The Cell: Structures and their Function

The Cell: Structures and their Function (see sections 2.2 and 2.3 in Probe 9)
Cell Membrane
 the membrane is made from fats and proteins
 provides structure and support to the cell
 it is the “gate keeper”, controls movement into and out of the cell by a variety of means
 thin jelly-like substance where all cell activities occur.
 gives the cell structure
 made mostly of water and dissolved substances, plus all organelles
Endoplasmic Reticulum (ER)
 a series of connected canals that are found attached with the nuclear membrane
 produce fats and fat soluble hormones if no ribosomes attached (SER)
 produce proteins if ribosomes are attached (RER)
 move substances in cells by packaging products in vesicles
 protein factories
 found mainly on the ER, but also found floating free in the cytoplasm
 multipurpose sac made from cell membrane that can be used for a variety of purposes
 intake of food, digestion, and excretion
 removal of excess water
 carry enzymes, hormones, etc. to be used by the cell OR exported outside the cell
 LARGE IN PLANT CELLS, small in animal cells.
 Contains DNA (deoxyribonucleic acid)
 control center of the cell, DNA controls
all chemical reactions and activities in a
cell by controlling the production of
ENZYMES. DNA is the blueprint for enzymes.
 Contains pores in its membrane through which certain materials are
allowed in and out.
 found INSIDE the nucleus
 doesn’t have a membrane
 makes ribosomes which then pass out through the nuclear membrane.
Chromosomes or DNA
 long thread-like molecules made of units called
 humans have 46 chromosomes in our body cells, (or
 each molecule of DNA contains codes for thousands
of proteins.
 a gene is a short section of DNA that contains instructions to make a specific
 one gene codes for one protein
 Enzymes are proteins!
 DNA is stored as chromatin in the nucleus
 long (like, REALLY long)
 double- helix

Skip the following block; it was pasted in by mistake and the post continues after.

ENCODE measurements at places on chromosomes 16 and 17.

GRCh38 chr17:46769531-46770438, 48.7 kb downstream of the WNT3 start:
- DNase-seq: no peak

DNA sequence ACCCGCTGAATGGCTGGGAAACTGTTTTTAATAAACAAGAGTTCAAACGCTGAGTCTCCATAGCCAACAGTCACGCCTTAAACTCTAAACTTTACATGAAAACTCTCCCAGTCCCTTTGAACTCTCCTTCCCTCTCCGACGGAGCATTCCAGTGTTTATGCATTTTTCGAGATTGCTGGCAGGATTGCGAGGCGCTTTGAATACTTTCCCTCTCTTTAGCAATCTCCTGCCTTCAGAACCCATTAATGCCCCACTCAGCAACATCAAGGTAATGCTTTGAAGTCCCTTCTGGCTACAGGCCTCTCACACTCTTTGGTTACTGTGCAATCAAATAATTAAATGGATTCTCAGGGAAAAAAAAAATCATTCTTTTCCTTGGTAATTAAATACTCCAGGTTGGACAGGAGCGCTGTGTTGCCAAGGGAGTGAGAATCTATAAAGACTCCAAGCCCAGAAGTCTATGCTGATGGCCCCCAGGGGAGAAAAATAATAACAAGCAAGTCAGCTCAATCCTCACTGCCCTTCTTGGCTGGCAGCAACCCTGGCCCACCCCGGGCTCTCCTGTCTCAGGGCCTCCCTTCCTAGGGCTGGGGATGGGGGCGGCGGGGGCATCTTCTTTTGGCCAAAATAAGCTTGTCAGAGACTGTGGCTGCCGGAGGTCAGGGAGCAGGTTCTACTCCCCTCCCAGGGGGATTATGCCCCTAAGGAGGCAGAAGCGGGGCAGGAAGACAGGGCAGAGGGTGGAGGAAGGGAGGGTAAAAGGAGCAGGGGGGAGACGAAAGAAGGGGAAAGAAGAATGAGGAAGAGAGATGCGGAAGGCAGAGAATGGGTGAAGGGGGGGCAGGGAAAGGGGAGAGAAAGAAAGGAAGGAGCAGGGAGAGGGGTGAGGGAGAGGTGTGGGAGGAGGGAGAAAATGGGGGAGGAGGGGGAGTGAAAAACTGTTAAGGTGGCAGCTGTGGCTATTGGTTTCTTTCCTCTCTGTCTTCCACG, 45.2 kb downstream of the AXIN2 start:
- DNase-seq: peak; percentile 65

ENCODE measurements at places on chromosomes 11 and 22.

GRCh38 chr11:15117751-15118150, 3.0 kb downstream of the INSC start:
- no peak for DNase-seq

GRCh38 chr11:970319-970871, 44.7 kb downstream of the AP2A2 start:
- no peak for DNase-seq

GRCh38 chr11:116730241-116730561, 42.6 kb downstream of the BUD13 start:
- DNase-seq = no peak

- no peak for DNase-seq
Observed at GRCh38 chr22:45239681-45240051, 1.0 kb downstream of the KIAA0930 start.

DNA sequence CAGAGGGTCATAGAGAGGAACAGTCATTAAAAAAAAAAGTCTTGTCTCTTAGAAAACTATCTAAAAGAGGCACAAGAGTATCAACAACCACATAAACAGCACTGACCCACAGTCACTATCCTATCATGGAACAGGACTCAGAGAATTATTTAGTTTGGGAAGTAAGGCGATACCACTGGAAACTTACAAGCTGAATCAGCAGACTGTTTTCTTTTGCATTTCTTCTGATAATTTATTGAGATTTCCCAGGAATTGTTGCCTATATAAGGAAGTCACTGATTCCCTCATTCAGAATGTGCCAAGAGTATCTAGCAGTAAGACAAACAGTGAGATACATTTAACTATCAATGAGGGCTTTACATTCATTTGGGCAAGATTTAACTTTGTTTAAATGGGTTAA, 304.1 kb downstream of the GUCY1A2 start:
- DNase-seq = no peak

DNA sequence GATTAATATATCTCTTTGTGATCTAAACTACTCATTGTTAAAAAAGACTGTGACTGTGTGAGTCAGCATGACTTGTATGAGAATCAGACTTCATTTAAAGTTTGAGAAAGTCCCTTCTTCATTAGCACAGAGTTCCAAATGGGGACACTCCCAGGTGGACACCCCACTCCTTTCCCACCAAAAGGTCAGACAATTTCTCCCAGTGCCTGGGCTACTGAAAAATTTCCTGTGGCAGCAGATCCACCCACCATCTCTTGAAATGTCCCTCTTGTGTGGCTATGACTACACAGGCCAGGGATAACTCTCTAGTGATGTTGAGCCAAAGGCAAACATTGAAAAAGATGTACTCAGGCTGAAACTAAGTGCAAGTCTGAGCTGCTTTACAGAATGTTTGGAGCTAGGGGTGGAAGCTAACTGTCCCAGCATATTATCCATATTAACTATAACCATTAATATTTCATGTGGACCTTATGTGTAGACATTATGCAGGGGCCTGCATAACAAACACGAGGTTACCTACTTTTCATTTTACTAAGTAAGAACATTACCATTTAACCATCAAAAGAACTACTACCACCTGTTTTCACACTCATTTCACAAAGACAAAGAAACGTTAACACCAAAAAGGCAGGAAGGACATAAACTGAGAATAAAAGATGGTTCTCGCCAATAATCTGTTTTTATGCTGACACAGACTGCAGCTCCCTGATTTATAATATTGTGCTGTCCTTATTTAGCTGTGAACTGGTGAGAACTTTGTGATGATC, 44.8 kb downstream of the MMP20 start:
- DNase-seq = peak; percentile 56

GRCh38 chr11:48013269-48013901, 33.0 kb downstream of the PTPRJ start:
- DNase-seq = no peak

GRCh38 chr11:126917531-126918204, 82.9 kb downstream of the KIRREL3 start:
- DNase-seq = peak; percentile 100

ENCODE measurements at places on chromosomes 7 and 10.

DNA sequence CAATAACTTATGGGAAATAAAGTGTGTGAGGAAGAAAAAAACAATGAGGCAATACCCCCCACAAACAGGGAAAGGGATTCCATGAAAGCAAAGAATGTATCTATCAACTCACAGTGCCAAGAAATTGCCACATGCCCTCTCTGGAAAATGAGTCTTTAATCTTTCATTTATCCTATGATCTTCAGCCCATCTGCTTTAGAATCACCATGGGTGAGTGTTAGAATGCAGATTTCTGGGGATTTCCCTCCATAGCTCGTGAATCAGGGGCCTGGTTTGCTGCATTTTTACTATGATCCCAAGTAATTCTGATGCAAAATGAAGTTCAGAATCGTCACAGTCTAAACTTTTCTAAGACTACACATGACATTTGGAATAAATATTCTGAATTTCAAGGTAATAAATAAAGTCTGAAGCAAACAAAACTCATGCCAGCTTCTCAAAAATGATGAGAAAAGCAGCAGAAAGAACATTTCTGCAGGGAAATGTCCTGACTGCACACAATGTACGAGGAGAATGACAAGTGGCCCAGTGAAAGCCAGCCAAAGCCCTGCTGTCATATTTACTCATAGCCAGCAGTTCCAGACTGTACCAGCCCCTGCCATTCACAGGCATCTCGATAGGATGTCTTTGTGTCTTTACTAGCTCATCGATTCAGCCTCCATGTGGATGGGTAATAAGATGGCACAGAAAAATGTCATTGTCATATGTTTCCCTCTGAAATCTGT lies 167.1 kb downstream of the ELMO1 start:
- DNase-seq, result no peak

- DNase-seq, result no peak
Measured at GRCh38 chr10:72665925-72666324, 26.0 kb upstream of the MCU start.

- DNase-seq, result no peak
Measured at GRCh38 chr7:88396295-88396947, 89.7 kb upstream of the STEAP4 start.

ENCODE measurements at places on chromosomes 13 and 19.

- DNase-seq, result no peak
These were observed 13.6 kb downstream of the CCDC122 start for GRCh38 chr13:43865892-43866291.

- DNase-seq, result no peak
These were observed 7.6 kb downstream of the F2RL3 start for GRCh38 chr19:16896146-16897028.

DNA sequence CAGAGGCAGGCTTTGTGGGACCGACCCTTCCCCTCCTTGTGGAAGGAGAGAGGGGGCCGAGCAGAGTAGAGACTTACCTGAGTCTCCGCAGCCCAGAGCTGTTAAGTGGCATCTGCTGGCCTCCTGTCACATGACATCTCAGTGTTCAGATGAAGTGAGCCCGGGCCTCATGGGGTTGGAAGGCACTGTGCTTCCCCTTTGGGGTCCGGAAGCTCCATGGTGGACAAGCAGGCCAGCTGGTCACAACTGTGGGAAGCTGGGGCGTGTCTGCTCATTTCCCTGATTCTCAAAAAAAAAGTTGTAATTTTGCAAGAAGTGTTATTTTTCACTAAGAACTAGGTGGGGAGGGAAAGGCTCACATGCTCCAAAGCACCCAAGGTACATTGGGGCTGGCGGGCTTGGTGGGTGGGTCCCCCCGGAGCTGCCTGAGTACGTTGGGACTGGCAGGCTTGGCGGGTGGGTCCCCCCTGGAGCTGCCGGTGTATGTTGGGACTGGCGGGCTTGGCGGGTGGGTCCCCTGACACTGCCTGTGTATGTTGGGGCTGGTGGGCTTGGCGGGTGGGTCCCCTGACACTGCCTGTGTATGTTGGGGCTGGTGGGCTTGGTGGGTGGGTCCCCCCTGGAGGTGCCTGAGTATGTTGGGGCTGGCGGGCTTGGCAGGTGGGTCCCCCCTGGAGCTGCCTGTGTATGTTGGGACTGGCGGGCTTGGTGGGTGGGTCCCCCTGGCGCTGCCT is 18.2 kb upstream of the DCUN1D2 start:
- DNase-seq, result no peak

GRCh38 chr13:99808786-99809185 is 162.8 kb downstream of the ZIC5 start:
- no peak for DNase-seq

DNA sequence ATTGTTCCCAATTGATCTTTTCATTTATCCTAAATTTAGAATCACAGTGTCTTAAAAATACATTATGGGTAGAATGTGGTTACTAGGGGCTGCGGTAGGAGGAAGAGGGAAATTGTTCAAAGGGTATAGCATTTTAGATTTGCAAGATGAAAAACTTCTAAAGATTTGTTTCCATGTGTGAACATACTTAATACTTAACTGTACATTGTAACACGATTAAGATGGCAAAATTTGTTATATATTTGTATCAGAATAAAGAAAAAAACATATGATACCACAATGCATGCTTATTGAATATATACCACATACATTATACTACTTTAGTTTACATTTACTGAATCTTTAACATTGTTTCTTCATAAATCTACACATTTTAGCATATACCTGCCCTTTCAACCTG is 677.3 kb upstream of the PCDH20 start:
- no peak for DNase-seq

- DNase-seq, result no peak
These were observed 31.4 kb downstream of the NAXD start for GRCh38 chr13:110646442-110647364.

 one strand contains thousands of genes
 each gene codes for only one protein
 Made of a sugar-phosphate backbone
 Has Nitrogenous bases
 Bases held together by hydrogen bonds.
 sub-units that make up DNA
 Contain a sugar-phosphate 'backbone, and
one of 4 'nitrogenous' bases
adenine (A)
guanine (G)
cytosine (C)
thymine (T)
 thousands of nucleotides linked together make a gene
 adenine always pairs with thymine, guanine pairs with
cytosine in DNA, (slightly different in RNA, a molecule involved in making proteins)
 3 nucleotides make the code for one amino acid (one unit of a protein). This code is called a
codon. In the above example, ACG is a codon, followed by TAC in the TOP part of this
DNA molecule. The COMPLEMENTARY codons (codons on the other side) are TGC and
 There are 20 different amino acids in the body, 12 are made by your body. Eight of them
you cannot make and must get them in your diet.
You do NOT have to know this
table! This table just shows you the
codes for amino acids. Notice some
of them say STOP. That is because
the ribosome needs to know when
the protein is finished, so the codon
tells it to stop making the protein.
Any change in one base in the DNA molecule (a mutation) can cause a protein to be changed
enough that it does not function: This can cause a genetic disease!
How proteins are Made
(see page 44 in your text)
 Proteins are like any building toys, you
stick smaller units together to make
bigger units.
 The nucleus receives a signal to make
a specific protein. For instance, you
might have eaten a big bag of M&Ms
and you need to make some insulin to
get rid of all the sugar in your blood
stream. The nucleus has the
instructions to make insulin and the high blood sugar signal would get the nucleus to make
 DNA transfers the instructions to make the protein, like insulin, to a messenger molecule
called messenger RNA, or mRNA.
 mRNA takes these instructions (the message) out of the nucleus (through a nuclear pore) to
a ribosome, usually located on the rough endoplasmic reticulum.
 The ribosome reads the codons on the mRNA and adds the appropriate amino acid to the
growing protein chain.
 When the protein is complete, it goes through the endoplasmic reticulum until it reaches the
end, and then it is packaged in a vesicle and sent to the Golgi body.
 The Golgi body repackages the protein in another vesicle and ships it to the cell membrane.
 The vesicle becomes part of the cell membrane as it dumps the protein to outside the cell.
 In the case of insulin it would be dumped into the blood stream and would tell the cells of
your liver to store the sugar as glycogen.